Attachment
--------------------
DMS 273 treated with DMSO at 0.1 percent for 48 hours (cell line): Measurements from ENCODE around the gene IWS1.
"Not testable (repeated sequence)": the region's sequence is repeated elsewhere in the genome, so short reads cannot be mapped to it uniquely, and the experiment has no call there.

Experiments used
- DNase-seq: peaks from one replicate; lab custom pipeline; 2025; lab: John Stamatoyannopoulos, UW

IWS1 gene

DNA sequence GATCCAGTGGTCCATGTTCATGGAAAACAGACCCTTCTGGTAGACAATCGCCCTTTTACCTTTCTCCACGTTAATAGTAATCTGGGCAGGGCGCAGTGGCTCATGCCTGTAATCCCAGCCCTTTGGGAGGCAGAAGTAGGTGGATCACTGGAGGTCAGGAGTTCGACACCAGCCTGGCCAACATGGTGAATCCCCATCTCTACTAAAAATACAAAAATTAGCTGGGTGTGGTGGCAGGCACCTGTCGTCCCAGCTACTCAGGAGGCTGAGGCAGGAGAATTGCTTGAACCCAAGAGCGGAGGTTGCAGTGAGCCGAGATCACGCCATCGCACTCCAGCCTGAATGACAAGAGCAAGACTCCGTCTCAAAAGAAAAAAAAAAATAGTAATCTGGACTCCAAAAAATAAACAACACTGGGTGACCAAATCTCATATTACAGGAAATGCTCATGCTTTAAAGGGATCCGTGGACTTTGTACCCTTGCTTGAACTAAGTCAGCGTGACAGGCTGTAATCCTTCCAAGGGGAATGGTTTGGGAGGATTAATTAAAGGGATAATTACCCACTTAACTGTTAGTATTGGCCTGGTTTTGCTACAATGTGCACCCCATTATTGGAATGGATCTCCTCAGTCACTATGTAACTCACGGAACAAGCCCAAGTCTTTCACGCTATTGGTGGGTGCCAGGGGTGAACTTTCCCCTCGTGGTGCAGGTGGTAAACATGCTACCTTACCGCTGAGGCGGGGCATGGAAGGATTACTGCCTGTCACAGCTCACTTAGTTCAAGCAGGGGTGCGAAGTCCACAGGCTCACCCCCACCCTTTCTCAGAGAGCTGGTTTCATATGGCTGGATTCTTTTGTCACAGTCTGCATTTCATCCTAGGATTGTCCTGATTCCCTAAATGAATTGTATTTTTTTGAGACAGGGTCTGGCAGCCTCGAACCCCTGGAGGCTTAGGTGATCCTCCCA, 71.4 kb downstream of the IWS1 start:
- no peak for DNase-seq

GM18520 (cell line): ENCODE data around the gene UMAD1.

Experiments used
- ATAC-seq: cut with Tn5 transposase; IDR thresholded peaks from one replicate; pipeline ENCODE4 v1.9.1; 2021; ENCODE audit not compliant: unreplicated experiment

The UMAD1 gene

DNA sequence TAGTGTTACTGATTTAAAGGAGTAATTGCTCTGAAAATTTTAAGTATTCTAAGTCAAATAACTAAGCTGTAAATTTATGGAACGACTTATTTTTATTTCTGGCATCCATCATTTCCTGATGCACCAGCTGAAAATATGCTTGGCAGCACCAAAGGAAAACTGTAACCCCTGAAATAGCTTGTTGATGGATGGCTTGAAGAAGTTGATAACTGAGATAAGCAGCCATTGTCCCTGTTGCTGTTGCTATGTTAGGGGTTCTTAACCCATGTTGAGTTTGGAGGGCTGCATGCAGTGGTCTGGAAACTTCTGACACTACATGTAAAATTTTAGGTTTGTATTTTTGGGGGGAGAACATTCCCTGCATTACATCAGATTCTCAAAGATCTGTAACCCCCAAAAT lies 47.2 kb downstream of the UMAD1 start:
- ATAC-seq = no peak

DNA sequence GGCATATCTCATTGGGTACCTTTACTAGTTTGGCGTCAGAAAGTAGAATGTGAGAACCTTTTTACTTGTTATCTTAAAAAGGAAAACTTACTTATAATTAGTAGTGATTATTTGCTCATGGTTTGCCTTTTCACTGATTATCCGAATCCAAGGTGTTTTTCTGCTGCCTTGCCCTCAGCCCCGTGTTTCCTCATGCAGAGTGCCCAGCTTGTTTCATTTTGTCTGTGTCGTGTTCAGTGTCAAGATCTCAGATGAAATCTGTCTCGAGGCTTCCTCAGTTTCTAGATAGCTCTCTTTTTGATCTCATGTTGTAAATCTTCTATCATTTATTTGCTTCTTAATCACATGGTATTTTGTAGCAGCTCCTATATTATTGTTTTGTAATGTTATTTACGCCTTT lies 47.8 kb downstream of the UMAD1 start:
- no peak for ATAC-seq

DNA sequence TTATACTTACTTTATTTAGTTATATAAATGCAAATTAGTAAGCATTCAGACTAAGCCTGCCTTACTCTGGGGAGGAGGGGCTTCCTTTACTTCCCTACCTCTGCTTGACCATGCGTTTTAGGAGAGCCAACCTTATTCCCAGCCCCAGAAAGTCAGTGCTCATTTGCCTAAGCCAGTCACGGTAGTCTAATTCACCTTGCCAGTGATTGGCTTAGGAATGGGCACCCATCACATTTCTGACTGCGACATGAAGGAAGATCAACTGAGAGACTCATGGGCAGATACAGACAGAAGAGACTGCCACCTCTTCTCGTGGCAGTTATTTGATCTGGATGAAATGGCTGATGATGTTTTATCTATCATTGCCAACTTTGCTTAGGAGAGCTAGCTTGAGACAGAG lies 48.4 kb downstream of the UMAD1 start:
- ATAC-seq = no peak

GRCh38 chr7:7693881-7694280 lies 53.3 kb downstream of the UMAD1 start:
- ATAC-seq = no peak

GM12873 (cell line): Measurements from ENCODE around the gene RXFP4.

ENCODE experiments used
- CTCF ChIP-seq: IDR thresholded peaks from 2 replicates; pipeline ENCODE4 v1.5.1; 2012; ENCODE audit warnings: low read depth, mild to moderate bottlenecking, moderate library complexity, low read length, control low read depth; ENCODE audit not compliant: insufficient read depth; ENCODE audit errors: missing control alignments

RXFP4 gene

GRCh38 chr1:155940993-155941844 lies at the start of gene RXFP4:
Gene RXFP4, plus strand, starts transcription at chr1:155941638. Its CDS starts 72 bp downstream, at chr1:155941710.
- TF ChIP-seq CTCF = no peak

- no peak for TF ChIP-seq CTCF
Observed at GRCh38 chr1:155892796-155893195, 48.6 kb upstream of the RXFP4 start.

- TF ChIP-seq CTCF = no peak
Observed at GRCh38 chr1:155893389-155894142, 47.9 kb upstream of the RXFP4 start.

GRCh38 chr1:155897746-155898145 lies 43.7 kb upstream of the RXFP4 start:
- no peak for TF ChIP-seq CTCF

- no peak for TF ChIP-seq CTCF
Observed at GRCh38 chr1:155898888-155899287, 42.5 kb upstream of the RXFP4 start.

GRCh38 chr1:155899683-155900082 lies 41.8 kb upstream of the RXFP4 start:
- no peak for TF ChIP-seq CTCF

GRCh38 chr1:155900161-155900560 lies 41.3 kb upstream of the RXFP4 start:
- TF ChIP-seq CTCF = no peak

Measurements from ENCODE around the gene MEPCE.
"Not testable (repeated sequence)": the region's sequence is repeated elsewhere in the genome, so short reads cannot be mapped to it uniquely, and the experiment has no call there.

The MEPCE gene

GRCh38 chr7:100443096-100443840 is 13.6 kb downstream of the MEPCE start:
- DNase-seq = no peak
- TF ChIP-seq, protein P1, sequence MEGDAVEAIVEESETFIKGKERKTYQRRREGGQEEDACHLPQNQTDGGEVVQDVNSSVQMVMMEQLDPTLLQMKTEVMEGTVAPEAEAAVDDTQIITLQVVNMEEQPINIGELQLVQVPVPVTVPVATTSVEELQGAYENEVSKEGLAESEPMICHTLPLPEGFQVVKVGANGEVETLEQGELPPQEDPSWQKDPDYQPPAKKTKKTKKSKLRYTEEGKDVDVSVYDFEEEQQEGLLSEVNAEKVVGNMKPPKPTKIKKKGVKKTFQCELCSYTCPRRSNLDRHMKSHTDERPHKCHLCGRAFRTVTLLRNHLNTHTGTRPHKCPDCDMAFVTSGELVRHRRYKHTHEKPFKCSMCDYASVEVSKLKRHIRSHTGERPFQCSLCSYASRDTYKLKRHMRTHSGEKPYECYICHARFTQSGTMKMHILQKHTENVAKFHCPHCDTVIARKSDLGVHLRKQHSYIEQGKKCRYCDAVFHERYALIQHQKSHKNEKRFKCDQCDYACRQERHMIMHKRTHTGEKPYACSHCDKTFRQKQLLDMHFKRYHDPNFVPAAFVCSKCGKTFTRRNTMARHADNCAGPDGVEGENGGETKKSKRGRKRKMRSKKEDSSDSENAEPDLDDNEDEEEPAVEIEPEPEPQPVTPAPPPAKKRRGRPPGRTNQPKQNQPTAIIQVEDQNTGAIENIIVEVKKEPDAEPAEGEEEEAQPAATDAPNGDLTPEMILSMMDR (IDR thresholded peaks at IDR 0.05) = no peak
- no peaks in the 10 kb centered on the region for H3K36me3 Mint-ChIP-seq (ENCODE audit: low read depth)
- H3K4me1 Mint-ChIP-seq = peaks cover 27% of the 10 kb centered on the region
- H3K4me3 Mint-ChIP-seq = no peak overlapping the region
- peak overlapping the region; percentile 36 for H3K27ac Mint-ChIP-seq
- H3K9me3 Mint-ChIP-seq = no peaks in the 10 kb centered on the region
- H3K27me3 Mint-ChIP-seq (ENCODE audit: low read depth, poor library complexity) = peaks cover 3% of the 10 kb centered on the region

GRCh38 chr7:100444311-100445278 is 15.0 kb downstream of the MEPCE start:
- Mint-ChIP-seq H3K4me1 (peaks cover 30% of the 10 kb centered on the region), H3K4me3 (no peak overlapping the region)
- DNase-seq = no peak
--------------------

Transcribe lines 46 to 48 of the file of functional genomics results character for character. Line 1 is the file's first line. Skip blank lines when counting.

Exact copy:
- H3K4me1 Mint-ChIP-seq = peaks cover 27% of the 10 kb centered on the region
- H3K4me3 Mint-ChIP-seq = no peak overlapping the region
- peak overlapping the region; percentile 36 for H3K27ac Mint-ChIP-seq